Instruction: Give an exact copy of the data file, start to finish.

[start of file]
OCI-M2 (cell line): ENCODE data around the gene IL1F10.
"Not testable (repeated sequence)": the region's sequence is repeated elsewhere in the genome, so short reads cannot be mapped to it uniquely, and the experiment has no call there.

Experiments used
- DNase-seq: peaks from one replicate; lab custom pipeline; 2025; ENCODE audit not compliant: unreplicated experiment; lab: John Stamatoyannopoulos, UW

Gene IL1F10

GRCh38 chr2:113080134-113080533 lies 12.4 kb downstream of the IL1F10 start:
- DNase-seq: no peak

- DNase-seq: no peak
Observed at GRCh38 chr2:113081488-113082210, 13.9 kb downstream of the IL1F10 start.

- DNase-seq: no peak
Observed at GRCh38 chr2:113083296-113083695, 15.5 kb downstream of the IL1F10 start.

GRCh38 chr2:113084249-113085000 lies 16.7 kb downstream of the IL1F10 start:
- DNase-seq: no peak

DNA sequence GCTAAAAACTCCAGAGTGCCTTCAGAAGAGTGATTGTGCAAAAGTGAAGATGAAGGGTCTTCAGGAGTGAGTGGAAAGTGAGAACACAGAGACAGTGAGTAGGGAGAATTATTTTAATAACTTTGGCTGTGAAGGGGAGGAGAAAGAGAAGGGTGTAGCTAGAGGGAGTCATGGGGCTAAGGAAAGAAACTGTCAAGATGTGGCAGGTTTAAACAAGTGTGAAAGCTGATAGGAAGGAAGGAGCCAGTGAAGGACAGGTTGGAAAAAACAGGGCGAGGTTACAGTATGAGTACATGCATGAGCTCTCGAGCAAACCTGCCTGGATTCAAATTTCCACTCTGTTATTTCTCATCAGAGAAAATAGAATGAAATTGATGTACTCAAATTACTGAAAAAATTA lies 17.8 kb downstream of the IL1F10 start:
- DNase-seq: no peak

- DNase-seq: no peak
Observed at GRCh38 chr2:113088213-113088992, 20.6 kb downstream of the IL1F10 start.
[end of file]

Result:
OCI-M2 (cell line): ENCODE data around the gene IL1F10.
"Not testable (repeated sequence)": the region's sequence is repeated elsewhere in the genome, so short reads cannot be mapped to it uniquely, and the experiment has no call there.

Experiments used
- DNase-seq: peaks from one replicate; lab custom pipeline; 2025; ENCODE audit not compliant: unreplicated experiment; lab: John Stamatoyannopoulos, UW

Gene IL1F10

GRCh38 chr2:113080134-113080533 lies 12.4 kb downstream of the IL1F10 start:
- DNase-seq: no peak

- DNase-seq: no peak
Observed at GRCh38 chr2:113081488-113082210, 13.9 kb downstream of the IL1F10 start.

- DNase-seq: no peak
Observed at GRCh38 chr2:113083296-113083695, 15.5 kb downstream of the IL1F10 start.

GRCh38 chr2:113084249-113085000 lies 16.7 kb downstream of the IL1F10 start:
- DNase-seq: no peak

DNA sequence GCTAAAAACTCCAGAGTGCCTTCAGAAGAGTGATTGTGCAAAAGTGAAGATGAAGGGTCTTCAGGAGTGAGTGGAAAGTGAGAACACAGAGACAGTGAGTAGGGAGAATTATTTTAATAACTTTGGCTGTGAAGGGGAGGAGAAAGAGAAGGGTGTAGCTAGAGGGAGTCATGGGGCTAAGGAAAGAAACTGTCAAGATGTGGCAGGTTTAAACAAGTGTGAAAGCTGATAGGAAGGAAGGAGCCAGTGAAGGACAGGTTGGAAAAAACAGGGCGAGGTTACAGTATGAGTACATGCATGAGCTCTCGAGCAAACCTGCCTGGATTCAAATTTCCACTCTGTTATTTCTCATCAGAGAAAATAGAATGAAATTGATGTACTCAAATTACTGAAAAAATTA lies 17.8 kb downstream of the IL1F10 start:
- DNase-seq: no peak

- DNase-seq: no peak
Observed at GRCh38 chr2:113088213-113088992, 20.6 kb downstream of the IL1F10 start.